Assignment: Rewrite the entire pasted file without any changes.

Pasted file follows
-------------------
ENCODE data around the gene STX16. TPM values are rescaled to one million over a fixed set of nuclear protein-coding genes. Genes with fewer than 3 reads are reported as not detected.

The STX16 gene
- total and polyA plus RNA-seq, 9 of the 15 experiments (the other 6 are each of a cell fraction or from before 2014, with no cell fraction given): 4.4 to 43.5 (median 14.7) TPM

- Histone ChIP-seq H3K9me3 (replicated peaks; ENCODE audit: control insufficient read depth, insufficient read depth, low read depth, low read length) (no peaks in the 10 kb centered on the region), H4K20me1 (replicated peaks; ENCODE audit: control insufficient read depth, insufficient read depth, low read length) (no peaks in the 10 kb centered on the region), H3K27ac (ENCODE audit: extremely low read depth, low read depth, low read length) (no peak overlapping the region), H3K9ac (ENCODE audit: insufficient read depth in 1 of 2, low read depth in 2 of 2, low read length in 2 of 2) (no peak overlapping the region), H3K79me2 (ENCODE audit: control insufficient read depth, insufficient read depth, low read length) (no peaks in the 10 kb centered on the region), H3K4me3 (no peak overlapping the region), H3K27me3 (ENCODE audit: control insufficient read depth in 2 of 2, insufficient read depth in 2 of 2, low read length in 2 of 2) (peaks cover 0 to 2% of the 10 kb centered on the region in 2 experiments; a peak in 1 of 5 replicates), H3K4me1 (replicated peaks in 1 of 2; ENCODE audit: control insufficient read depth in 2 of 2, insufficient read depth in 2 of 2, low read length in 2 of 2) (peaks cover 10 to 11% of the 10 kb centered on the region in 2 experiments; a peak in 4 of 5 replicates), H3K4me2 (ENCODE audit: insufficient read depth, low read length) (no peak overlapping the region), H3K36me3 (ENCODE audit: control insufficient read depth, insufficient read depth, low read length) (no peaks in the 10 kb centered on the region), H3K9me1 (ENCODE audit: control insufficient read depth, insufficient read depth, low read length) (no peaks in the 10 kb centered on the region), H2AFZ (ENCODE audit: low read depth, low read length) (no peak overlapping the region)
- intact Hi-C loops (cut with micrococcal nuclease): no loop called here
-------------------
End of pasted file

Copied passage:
ENCODE data around the gene STX16. TPM values are rescaled to one million over a fixed set of nuclear protein-coding genes. Genes with fewer than 3 reads are reported as not detected.

The STX16 gene
- total and polyA plus RNA-seq, 9 of the 15 experiments (the other 6 are each of a cell fraction or from before 2014, with no cell fraction given): 4.4 to 43.5 (median 14.7) TPM

- Histone ChIP-seq H3K9me3 (replicated peaks; ENCODE audit: control insufficient read depth, insufficient read depth, low read depth, low read length) (no peaks in the 10 kb centered on the region), H4K20me1 (replicated peaks; ENCODE audit: control insufficient read depth, insufficient read depth, low read length) (no peaks in the 10 kb centered on the region), H3K27ac (ENCODE audit: extremely low read depth, low read depth, low read length) (no peak overlapping the region), H3K9ac (ENCODE audit: insufficient read depth in 1 of 2, low read depth in 2 of 2, low read length in 2 of 2) (no peak overlapping the region), H3K79me2 (ENCODE audit: control insufficient read depth, insufficient read depth, low read length) (no peaks in the 10 kb centered on the region), H3K4me3 (no peak overlapping the region), H3K27me3 (ENCODE audit: control insufficient read depth in 2 of 2, insufficient read depth in 2 of 2, low read length in 2 of 2) (peaks cover 0 to 2% of the 10 kb centered on the region in 2 experiments; a peak in 1 of 5 replicates), H3K4me1 (replicated peaks in 1 of 2; ENCODE audit: control insufficient read depth in 2 of 2, insufficient read depth in 2 of 2, low read length in 2 of 2) (peaks cover 10 to 11% of the 10 kb centered on the region in 2 experiments; a peak in 4 of 5 replicates), H3K4me2 (ENCODE audit: insufficient read depth, low read length) (no peak overlapping the region), H3K36me3 (ENCODE audit: control insufficient read depth, insufficient read depth, low read length) (no peaks in the 10 kb centered on the region), H3K9me1 (ENCODE audit: control insufficient read depth, insufficient read depth, low read length) (no peaks in the 10 kb centered on the region), H2AFZ (ENCODE audit: low read depth, low read length) (no peak overlapping the region)
- intact Hi-C loops (cut with micrococcal nuclease): no loop called here